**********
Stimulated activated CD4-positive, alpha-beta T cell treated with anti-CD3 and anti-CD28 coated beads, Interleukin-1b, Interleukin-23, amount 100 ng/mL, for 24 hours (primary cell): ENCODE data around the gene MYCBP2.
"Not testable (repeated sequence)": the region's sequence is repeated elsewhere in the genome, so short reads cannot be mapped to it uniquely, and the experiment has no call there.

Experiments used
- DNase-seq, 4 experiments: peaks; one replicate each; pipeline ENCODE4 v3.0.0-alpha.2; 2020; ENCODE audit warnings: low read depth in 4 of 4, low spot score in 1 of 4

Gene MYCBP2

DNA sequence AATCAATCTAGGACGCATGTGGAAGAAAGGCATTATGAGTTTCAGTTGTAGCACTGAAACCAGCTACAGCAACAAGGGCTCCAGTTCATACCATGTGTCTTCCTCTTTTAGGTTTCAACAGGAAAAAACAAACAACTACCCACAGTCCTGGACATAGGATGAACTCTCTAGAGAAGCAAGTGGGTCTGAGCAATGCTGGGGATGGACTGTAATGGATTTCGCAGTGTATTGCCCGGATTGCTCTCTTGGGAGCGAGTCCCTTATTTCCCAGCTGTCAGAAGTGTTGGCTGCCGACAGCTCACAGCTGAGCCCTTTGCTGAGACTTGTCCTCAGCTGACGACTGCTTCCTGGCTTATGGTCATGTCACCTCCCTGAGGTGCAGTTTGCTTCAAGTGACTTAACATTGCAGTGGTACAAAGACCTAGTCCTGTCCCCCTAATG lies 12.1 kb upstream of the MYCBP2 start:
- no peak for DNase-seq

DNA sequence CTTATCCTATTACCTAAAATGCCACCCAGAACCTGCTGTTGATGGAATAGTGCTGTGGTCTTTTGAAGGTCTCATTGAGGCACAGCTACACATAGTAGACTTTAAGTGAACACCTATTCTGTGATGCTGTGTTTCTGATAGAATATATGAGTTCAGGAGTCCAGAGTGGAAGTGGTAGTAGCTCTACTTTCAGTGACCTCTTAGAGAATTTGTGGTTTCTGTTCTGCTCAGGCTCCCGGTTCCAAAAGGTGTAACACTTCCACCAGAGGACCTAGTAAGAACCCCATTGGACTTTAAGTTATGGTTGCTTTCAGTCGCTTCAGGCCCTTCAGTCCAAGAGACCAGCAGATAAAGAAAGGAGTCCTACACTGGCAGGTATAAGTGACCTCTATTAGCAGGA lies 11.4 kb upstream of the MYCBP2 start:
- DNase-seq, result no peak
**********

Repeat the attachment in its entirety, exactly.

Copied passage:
Stimulated activated CD4-positive, alpha-beta T cell treated with anti-CD3 and anti-CD28 coated beads, Interleukin-1b, Interleukin-23, amount 100 ng/mL, for 24 hours (primary cell): ENCODE data around the gene MYCBP2.
"Not testable (repeated sequence)": the region's sequence is repeated elsewhere in the genome, so short reads cannot be mapped to it uniquely, and the experiment has no call there.

Experiments used
- DNase-seq, 4 experiments: peaks; one replicate each; pipeline ENCODE4 v3.0.0-alpha.2; 2020; ENCODE audit warnings: low read depth in 4 of 4, low spot score in 1 of 4

Gene MYCBP2

DNA sequence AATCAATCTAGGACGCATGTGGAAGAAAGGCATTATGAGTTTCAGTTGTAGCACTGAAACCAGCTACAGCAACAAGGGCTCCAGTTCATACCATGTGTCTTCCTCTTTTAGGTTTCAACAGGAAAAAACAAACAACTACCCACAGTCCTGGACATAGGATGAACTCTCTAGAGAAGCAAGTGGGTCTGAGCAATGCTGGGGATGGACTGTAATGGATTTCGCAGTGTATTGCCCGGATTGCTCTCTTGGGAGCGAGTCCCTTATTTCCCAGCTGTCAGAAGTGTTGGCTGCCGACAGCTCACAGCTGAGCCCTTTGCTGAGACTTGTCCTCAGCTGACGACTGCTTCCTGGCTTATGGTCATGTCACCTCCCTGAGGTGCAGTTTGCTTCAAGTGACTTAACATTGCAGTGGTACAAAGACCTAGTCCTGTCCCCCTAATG lies 12.1 kb upstream of the MYCBP2 start:
- no peak for DNase-seq

DNA sequence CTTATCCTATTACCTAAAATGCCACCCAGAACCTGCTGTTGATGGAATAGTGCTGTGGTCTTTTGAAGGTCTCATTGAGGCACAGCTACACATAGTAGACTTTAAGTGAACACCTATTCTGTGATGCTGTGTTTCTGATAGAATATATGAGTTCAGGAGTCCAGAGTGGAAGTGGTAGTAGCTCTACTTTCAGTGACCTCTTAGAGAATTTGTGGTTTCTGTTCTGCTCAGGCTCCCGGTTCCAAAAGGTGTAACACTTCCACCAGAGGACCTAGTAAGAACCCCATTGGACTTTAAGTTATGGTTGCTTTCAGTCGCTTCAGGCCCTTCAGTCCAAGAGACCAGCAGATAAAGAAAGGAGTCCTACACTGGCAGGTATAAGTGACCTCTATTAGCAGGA lies 11.4 kb upstream of the MYCBP2 start:
- DNase-seq, result no peak